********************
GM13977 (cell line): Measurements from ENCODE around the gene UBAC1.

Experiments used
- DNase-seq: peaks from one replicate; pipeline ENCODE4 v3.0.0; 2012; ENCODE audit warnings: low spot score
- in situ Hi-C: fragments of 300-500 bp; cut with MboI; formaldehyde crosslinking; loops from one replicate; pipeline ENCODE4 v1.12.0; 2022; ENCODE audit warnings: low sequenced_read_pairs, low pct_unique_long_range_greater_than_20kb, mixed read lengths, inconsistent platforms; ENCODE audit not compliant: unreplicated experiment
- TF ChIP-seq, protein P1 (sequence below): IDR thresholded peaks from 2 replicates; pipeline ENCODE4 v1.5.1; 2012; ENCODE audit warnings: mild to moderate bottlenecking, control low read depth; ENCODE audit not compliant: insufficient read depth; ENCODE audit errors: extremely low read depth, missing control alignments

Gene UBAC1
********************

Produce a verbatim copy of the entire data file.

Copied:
GM13977 (cell line): Measurements from ENCODE around the gene UBAC1.

Experiments used
- DNase-seq: peaks from one replicate; pipeline ENCODE4 v3.0.0; 2012; ENCODE audit warnings: low spot score
- in situ Hi-C: fragments of 300-500 bp; cut with MboI; formaldehyde crosslinking; loops from one replicate; pipeline ENCODE4 v1.12.0; 2022; ENCODE audit warnings: low sequenced_read_pairs, low pct_unique_long_range_greater_than_20kb, mixed read lengths, inconsistent platforms; ENCODE audit not compliant: unreplicated experiment
- TF ChIP-seq, protein P1 (sequence below): IDR thresholded peaks from 2 replicates; pipeline ENCODE4 v1.5.1; 2012; ENCODE audit warnings: mild to moderate bottlenecking, control low read depth; ENCODE audit not compliant: insufficient read depth; ENCODE audit errors: extremely low read depth, missing control alignments

Gene UBAC1